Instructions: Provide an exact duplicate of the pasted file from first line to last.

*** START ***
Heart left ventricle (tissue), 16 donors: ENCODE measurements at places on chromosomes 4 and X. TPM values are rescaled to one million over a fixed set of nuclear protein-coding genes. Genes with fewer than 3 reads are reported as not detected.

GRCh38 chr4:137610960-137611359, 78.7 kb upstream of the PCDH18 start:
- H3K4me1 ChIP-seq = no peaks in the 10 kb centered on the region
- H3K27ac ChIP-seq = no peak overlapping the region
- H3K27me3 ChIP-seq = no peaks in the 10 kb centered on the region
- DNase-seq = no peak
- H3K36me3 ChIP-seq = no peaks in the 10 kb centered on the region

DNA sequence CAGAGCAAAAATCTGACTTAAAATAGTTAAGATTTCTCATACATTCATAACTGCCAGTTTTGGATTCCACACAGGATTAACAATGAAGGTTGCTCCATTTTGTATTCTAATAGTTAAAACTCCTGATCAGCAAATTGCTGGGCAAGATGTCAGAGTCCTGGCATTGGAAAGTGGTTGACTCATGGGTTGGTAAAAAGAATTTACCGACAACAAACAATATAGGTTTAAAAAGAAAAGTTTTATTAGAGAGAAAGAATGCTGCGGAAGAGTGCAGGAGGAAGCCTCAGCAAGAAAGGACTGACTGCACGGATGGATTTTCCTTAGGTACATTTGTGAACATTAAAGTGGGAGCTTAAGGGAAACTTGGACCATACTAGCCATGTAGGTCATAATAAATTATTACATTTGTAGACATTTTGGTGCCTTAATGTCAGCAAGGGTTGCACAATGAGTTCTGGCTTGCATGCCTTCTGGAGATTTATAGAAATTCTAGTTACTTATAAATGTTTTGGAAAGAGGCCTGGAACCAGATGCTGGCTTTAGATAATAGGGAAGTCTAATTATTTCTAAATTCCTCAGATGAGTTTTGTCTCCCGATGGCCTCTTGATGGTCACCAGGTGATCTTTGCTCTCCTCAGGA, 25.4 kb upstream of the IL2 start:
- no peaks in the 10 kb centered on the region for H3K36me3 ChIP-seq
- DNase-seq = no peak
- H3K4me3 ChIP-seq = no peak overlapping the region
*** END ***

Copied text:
Heart left ventricle (tissue), 16 donors: ENCODE measurements at places on chromosomes 4 and X. TPM values are rescaled to one million over a fixed set of nuclear protein-coding genes. Genes with fewer than 3 reads are reported as not detected.

GRCh38 chr4:137610960-137611359, 78.7 kb upstream of the PCDH18 start:
- H3K4me1 ChIP-seq = no peaks in the 10 kb centered on the region
- H3K27ac ChIP-seq = no peak overlapping the region
- H3K27me3 ChIP-seq = no peaks in the 10 kb centered on the region
- DNase-seq = no peak
- H3K36me3 ChIP-seq = no peaks in the 10 kb centered on the region

DNA sequence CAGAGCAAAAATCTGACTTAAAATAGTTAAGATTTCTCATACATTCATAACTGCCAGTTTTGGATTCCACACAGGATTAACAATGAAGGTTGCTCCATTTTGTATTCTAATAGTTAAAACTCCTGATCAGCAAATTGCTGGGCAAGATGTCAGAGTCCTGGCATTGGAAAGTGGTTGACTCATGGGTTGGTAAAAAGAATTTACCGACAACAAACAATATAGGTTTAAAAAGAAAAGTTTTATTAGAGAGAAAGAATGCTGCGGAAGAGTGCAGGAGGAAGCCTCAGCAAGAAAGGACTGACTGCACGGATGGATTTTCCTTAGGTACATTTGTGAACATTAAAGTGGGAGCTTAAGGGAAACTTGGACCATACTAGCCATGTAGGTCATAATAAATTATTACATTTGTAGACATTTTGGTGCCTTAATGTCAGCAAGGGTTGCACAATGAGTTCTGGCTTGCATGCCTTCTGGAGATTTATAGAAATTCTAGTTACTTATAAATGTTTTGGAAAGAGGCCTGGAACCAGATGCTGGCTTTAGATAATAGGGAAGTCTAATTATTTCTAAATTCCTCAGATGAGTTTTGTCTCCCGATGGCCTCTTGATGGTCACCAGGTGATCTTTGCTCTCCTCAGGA, 25.4 kb upstream of the IL2 start:
- no peaks in the 10 kb centered on the region for H3K36me3 ChIP-seq
- DNase-seq = no peak
- H3K4me3 ChIP-seq = no peak overlapping the region